United States - Average Commute Time by State

Data Item
Loading map...

See also: County-level map

Mean travel time to work (minutes), workers age 16+, 2009-2013 - (Minutes)
State Value
Alabama 24.2
Alaska 18.8
Arizona 24.6
Arkansas 21.3
California 27.2
Colorado 24.5
Connecticut 24.8
Delaware 24.8
District of Columbia 29.7
Florida 25.9
Georgia 27.0
Hawaii 26.0
Idaho 20.0
Illinois 28.0
Indiana 23.2
Iowa 18.8
Kansas 19.0
Kentucky 22.8
Louisiana 24.9
Maine 23.3
Maryland 32.0
Massachusetts 28.0
Michigan 24.0
Minnesota 22.9
Mississippi 23.9
Missouri 23.1
Montana 18.0
Nebraska 18.1
Nevada 23.8
New Hampshire 26.3
New Jersey 30.4
New Mexico 21.6
New York 31.6
North Carolina 23.6
North Dakota 16.9
Ohio 23.0
Oklahoma 21.0
Oregon 22.5
Pennsylvania 25.9
Rhode Island 23.6
South Carolina 23.5
South Dakota 16.9
Tennessee 24.3
Texas 25.0
Utah 21.4
Vermont 22.2
Virginia 27.7
Washington 25.7
West Virginia 25.5
Wisconsin 21.7
Wyoming 18.3

Value for the US (Minutes): 25.5

Data item: Mean travel time to work (minutes), workers age 16+, 2009-2013

Source: U. S. Census Bureau, American Community Survey, 5-Year Estimates. Updated every year. http://factfinder2.census.gov


Travel time to work refers to the total number of minutes that it usually took the person to get from home to work each day during the reference week. The elapsed time includes time spent waiting for public transportation, picking up passengers in carpools, and time spent in other activities related to getting to work.

Data were tabulated for workers 16 years old and over--that is, members of the Armed Forces and civilians who were at work during the reference week--who reported that they worked outside their home.

Mean travel time to work is obtained by dividing the total number of minutes by the number of workers 16 years old and over who did not work at home. Mean travel time to work is rounded to the nearest tenth of a minute.

Scope and Methodology:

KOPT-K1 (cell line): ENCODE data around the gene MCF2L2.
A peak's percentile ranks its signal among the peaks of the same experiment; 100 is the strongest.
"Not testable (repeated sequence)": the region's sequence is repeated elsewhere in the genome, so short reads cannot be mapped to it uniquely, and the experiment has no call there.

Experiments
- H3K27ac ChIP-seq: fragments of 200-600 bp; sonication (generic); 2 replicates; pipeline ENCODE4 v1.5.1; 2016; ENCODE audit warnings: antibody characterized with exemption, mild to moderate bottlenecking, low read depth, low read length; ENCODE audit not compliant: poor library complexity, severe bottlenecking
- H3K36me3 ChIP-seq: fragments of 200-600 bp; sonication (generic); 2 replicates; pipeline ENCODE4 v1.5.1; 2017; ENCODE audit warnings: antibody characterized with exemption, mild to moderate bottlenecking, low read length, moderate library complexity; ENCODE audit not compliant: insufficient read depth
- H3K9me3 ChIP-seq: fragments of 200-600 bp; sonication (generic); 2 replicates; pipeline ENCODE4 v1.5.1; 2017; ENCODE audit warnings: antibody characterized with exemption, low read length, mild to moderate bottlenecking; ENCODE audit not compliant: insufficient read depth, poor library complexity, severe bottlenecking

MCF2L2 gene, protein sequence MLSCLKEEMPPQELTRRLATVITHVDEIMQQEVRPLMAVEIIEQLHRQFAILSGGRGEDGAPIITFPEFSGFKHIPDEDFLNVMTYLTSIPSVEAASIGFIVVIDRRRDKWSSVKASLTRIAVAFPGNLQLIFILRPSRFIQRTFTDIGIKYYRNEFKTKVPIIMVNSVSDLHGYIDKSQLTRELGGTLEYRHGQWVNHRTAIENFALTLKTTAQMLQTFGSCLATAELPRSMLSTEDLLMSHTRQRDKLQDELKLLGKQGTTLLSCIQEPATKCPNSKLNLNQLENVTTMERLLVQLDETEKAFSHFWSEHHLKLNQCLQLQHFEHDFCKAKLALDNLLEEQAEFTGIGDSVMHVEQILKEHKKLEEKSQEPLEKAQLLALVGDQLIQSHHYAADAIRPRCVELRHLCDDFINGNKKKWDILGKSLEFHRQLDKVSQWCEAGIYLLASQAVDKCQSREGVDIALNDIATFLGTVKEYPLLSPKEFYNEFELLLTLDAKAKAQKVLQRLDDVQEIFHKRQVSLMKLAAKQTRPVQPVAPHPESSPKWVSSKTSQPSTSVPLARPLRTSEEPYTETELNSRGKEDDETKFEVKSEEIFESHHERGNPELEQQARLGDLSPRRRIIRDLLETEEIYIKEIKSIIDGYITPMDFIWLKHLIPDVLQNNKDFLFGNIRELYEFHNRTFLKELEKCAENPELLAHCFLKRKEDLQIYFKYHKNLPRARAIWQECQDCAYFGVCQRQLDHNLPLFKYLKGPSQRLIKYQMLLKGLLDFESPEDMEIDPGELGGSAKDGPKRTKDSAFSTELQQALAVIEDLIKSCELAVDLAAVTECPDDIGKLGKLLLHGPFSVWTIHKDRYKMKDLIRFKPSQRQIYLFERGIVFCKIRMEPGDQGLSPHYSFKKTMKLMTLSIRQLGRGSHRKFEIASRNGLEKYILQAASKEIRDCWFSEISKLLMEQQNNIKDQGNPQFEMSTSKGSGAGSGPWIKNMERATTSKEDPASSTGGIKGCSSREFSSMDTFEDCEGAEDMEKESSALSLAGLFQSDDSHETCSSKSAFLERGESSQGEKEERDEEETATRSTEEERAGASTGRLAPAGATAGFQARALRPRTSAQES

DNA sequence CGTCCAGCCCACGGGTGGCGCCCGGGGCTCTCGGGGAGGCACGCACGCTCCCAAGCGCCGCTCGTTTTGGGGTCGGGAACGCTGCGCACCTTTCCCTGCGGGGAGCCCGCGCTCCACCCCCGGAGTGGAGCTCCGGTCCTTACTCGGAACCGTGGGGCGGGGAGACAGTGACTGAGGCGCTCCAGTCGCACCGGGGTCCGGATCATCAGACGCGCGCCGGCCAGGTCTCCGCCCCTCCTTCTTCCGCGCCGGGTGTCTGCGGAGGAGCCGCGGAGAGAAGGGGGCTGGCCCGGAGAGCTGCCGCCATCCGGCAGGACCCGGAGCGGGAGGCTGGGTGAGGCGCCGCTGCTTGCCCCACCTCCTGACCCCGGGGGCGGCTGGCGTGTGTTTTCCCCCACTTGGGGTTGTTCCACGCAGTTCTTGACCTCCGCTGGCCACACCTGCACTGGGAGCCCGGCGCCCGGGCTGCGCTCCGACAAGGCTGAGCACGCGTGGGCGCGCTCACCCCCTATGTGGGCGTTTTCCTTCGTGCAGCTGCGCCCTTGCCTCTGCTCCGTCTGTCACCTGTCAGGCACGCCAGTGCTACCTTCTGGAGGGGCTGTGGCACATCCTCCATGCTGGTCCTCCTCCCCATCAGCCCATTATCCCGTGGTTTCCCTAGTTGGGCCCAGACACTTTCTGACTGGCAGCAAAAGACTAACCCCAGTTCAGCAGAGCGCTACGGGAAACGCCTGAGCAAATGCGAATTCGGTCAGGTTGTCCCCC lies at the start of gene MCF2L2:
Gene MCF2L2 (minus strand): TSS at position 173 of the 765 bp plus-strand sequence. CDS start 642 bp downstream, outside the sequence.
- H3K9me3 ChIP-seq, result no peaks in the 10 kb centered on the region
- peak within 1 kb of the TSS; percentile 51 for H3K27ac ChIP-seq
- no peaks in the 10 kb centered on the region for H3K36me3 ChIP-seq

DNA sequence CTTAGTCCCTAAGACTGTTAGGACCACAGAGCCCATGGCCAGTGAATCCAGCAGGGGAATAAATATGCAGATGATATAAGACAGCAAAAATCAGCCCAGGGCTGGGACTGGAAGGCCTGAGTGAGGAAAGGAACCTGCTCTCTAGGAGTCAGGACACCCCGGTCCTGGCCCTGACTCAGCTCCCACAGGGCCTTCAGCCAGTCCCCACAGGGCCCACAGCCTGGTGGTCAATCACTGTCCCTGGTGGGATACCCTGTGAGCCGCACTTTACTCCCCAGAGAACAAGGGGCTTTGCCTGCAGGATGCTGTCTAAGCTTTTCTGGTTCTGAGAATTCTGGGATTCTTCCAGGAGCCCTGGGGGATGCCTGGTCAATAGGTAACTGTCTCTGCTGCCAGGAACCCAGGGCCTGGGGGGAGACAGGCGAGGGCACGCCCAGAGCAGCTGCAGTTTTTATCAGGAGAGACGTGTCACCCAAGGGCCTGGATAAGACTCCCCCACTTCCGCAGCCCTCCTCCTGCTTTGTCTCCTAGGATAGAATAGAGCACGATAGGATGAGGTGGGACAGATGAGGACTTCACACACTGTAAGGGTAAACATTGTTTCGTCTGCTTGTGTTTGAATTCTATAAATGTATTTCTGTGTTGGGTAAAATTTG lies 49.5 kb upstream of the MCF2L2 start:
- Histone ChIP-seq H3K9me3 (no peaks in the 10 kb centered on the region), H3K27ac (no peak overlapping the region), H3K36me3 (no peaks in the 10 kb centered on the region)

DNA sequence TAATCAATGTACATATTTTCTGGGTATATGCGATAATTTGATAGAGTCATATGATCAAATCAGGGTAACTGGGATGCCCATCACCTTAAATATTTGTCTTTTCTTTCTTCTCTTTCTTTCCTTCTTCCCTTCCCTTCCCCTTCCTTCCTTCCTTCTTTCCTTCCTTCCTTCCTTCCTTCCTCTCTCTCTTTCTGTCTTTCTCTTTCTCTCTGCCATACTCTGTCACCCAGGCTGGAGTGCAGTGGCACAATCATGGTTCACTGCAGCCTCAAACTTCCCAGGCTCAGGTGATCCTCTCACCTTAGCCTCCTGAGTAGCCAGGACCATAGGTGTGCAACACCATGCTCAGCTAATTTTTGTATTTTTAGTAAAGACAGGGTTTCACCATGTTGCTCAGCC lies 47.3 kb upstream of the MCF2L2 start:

These data are collected in the American Community Survey (ACS). The data for each geographic area are presented together with margins of error at factfinder2.census.gov. The data are period estimates, that is, they represent the characteristics of the population and housing over a specific 60-month data collection period.

Margins of Error (MOE). ACS estimates are based on a sample and are subject to sampling variability. The degree of uncertainty for an estimate arising from sampling variability is represented through the use of a MOE. The MOE used with ACS estimates can be interpreted as providing a 90 percent probability that the interval defined by the estimate plus the MOE and the estimate minus the MOE (the upper and lower confidence bounds) contains the full population value of the estimate.

For example, suppose the 5-year ACS reported the percentage of people 25 years and older in Birmingham, Alabama who had a bachelor's degree was 21.3 percent and that the MOE associated with this estimate is plus or minus (+/-) 0.9 percent. By adding and subtracting the MOE from the estimate, we can calculate the 90-percent confidence interval for this estimate at 21.3%, +/-0.9%:

21.3% - 0.9% = 20.4% = Lower-bound estimate
21.3% + 0.9% = 22.2% = Upper-bound estimate

Therefore, we can be 90 percent confident that the percent of the population in Birmingham, Alabama of age 25 years and older having a bachelor's degree in 2007-2011 falls somewhere between 20.4 percent and 22.2 percent.

For this Fact and other 5-year Economic Characteristic Facts (listed below), their estimates and margins of error or percents and percent margins of errors can be found on Data Profile - Economic Characteristics. This profile is displayed by geography. Click on the link for "Browse for Data sets (geography picked)" near the top of the Quick facts profile page, click on the link for People QuickLinks/American Community Survey - "Economic Characteristics" for the data profile.

Mean travel time to work (minutes), workers age 16 and over;
Per capita money income in the past 12 months,
Median household income,
Persons below poverty level, percent

More Information: